Matthew Sabal said he understands why Nordstrom department stores are popular.
The 46-store chain carries the finest clothing and salespeople treat customers right, according to Sabal.
"If I were Joe Shopper, it's the place I'd want to shop," the 20-year-old Hermosa Beach resident said recently. "They're nice people."
The stores were also a nice place to steal, according to Sabal, who pleaded guilty to grand theft and four charges of burglary this week.
Police said Sabal lived the high life with $100,000 in illicit refunds that he received over 10 months from Nordstrom stores all along the Pacific Coast in a sophisticated shoplifting scheme.
Sabal admitted in a videotaped confession after he was arrested Nov. 10 that he was apprehended three weeks ago because he returned to the Nordstrom store in West Los Angeles one too many times.
His guilty plea on Tuesday in South Bay Municipal Court in Torrance was the result of a plea bargain that prosecutors said will result in a three-year prison term. Sentencing is scheduled for Dec. 28 in Torrance Superior Court.
Sabal discussed the crimes with striking candor in the videotape. He said he offered the information, in part, to help the department store chain thwart other thieves.
"Maybe if I had gotten popped (arrested) the first time, it might have been the big scare," Sabal said. "I might not have done it again."
'Every Crook Would Jump'
Nordstrom officials declined to discuss the case. "I can't tell you anything, because then that could just be used by someone else," said Carol J. Laub, fraud manager for Nordstrom stores in Southern California. "Every crook in town would jump on it."
Police said Sabal, then 19, was wanted on a Florida theft warrant when he flew to Los Angeles last Jan. 21.
"I came to California looking for a fresh start," Sabal told police, "but I only had a few dollars in my pocket."
He said an acquaintance planted the idea of stealing from department stores and using the merchandise to receive refunds. "From then on, it was an ever-widening door," Sabal said.
In his taped confession, Sabal said he worked hard at perfecting his crime.
The articulate, confident young man struck the pose of a "casually expensive" shopper. He chatted amiably with store employees and requested only top-of-the-line clothes. He liked to carry Nordstrom shopping bags filled with boxes, so that he appeared to be a customer who was ready to spend.
"You go in there like you own the place," Sabal said. "It got me by for a long, long time."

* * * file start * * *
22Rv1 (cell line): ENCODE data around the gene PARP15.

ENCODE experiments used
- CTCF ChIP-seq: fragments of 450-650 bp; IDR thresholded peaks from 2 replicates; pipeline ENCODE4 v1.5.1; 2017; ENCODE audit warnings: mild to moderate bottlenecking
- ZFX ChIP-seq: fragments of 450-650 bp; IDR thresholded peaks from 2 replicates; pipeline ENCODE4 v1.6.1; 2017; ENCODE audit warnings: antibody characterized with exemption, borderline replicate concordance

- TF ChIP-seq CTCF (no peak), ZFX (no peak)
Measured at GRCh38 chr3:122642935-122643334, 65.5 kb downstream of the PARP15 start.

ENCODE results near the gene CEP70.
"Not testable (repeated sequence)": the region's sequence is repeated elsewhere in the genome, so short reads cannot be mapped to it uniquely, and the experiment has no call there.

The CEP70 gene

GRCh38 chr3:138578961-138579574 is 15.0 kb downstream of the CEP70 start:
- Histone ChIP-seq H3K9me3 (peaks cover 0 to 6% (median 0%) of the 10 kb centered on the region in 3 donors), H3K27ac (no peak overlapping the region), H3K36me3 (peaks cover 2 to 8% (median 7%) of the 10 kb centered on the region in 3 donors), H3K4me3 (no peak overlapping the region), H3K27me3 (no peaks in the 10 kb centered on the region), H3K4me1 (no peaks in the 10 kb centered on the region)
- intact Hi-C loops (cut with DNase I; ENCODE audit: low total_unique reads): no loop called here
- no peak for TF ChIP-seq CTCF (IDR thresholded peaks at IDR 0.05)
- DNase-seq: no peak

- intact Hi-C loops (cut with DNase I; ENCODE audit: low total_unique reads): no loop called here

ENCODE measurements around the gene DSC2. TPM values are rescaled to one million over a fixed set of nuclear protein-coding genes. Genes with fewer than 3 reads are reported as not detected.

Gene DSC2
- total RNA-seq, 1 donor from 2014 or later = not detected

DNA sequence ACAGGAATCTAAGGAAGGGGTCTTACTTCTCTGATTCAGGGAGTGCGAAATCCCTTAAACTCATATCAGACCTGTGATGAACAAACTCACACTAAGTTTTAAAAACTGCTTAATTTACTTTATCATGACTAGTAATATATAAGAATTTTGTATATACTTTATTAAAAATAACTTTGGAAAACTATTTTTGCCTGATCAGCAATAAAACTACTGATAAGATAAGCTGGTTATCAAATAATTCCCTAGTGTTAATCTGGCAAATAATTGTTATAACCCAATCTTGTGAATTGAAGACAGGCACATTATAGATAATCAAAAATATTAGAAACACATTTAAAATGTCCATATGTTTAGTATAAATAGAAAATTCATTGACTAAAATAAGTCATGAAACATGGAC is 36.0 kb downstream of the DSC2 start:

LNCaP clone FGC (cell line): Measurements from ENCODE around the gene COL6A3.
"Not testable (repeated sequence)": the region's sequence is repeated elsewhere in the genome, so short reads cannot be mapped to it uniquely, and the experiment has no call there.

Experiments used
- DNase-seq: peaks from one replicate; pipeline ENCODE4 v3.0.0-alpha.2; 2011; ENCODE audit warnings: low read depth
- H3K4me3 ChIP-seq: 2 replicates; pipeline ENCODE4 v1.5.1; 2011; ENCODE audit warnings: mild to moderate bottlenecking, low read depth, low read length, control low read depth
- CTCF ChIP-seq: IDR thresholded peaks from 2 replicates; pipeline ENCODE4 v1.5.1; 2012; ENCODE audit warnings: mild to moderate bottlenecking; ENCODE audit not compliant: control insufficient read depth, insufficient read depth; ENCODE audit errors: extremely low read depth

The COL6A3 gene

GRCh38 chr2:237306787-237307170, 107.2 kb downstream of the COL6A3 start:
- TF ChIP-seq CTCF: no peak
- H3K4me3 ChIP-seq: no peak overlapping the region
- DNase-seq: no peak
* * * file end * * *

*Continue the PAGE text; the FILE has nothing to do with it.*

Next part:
He would steal expensive items, such as men's slacks, by hiding them under his clothing.
Sabal would later transfer the stolen item to a gift box, alter the sales tag to indicate a higher price, then return to another department in the store where employees would not know the correct price. He returned the items for cash, using four different phony identification cards. Sabal noted with a smile that the initials of one alias were B. A. D.
He also tried to ease suspicions about large cash refunds by selecting several items and having them set aside, promising to return the next day to pay for them.
Living the High Life
The scam netted $100 to $1,300 a day, money that Sabal said he used to fly up and down the coast, staying at fine hotels and eating at the best restaurants.
"I made lots of money and had lots of fun," he said. "It gave me the opportunity to go play."
Police from the South Bay Regional Burglary Team said Sabal, who boasted that he had an IQ of 180, ran into trouble when he became too bold.
When a refrigerator and a television were reported stolen from the TraveLodge in Hermosa Beach on Aug. 30, detectives traced the alias on the motel guest book to Sabal. The correct identification led to his apartment on Pacific Coast Highway in Hermosa Beach.
Just as burglary team Detective Terry Moreland prepared to serve a search warrant at the apartment, he learned that Sabal had been picked up for shoplifting at the Nordstrom at the Westside Pavilion shopping center in West Los Angeles.
Sabal said an alert security guard caught him Nov. 10 as he attempted to return a $165 pair of pants--marked up to $195--stolen just minutes before from the men's department.
The guard became suspicious because Sabal returned to the store too often.
"Greed is always the downfall," Sabal said.
Moreland said the scope of the thefts was unclear until the day after the arrest, when he searched Sabal's apartment. Moreland said that he and Hermosa Beach Detective Wally Moore found dozens of receipts for thousands of dollars in refunds, along with the stolen television and refrigerator.
Police said they discovered more receipts in Sabal's Culver City storage locker.
Deputy Dist. Atty. Robert Schuit said he had enough evidence to charge Sabal with 91 burglaries in Los Angeles County, but that additional charges would not have added substantially to Sabal's impending prison term.
"His downfall is his ego," said Lt. Gary Stephens, commander of the burglary team. "They (investigators) stroked him and told him they were real impressed with what he did. And then he told them all about it."